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The cuisine of Cape Verde is a West African cuisine largely influenced by Portuguese, Southern and Western European and West African cuisine. Cape Verde was a colony of Portugal from its colonization until 1975.
Because the archipelago is inside the Atlantic Ocean, fish is very important in Cape Verdean cooking.
One of the most important aspects of Cape Verdean culture is the beverage grogue, a strong rum made from distilled sugar cane on the islands of Santo Antao and Santiago. The beverage is made in towns such as Paul on Santo Antao and Cidade Velha on Santiago using a trapiche. A variation of the drink is ponche (punch) which is sweetened with condensed milk or sugarcane molasses. Due to the intoxication on consuming grogue, it is consumed by many Cape Verdean musicians seeking inspiration.
Corn and beans are staples of Cape Verdean cuisine. Also popular are rice, fried potatoes, cassava and vegetables such as carrots, kale, squash, fish and meat such as tuna, sawfish, lobster, chicken, grilled pork and eggs. One legacy of the Portuguese on the islands is olives and Alentejo wines which are still imported.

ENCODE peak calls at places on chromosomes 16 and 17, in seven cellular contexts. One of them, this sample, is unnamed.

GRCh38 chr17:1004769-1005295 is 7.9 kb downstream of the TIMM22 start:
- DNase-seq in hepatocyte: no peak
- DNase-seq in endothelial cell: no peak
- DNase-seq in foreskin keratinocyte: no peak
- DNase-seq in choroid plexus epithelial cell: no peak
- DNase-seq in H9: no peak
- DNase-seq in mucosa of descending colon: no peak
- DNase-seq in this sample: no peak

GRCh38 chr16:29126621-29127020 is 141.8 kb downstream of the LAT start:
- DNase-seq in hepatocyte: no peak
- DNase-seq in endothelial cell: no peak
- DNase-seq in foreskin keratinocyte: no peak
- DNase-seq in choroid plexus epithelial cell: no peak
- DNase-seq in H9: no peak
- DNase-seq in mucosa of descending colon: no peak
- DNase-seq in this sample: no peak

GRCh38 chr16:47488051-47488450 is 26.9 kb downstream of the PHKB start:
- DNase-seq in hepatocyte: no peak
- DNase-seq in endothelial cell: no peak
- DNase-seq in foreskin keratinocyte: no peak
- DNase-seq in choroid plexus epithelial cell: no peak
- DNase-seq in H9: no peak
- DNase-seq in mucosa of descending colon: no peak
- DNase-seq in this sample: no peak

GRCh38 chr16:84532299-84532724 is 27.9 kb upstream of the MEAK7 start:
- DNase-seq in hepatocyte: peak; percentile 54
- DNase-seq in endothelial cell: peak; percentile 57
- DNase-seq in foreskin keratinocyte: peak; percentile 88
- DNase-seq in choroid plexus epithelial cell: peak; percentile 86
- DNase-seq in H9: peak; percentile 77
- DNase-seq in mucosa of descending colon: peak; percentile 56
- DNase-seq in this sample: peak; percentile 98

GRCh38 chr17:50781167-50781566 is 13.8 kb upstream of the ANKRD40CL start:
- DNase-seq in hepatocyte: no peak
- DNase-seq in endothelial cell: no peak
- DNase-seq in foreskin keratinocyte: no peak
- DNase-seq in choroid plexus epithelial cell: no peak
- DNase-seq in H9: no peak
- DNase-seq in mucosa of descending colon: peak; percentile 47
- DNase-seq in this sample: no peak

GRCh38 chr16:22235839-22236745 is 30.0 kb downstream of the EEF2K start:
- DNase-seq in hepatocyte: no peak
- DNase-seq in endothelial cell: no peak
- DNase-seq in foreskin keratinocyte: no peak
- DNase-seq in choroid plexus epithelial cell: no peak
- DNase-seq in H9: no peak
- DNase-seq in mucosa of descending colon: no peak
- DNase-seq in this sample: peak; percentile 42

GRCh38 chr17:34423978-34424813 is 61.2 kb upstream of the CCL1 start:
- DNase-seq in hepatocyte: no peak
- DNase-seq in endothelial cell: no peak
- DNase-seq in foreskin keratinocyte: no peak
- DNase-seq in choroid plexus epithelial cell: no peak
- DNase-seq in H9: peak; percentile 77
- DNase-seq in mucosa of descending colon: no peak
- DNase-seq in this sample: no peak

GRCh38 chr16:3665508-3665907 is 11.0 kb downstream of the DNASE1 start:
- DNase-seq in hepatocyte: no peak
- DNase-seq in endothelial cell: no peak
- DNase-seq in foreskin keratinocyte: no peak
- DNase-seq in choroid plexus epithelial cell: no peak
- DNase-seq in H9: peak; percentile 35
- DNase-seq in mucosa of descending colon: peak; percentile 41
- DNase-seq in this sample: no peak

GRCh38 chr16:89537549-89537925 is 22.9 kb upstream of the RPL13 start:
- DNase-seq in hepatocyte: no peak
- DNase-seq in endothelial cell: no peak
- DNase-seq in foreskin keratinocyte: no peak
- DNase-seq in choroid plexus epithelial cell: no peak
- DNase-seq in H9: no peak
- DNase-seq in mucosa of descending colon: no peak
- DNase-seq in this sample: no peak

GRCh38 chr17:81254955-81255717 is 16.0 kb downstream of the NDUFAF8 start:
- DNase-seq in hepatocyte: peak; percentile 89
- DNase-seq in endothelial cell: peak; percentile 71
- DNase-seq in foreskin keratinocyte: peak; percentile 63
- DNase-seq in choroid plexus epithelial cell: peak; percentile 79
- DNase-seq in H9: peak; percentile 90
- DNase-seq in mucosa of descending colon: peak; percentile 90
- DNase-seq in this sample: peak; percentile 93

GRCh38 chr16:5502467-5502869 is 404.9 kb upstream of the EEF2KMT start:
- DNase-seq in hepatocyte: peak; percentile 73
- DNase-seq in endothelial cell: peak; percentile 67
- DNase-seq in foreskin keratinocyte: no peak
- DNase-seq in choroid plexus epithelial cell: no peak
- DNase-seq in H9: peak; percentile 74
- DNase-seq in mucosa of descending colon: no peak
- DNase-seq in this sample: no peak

Cachupa, a stew, is considered the national dish of Cape Verde which includes mashed maize, onions, green bananas, manioc, sweet potatoes, squash and yams. Manioc balls are one of the most common in Cape Verde.
Seafood dishes include bafa and búzio cabra, made from bubonian conch (Persististrombus latus).
In December 2002, the Cape Verdean government prohibited the killing of turtles by law, per their participation in the Convention on Biological Diversity in 1995 e a Convenção sobre Comercio Internacional de Espécies de Fauna e Flora Selvagem Ameaçadas de Extinção (CITES). The dish once popular on Santiago Island named turtle steak has slowly disappeared.
Strela is Cape Verde's most popular beer who started production in 2006, it superseded Portuguese beers including Super Bock and Sagres (in 2009).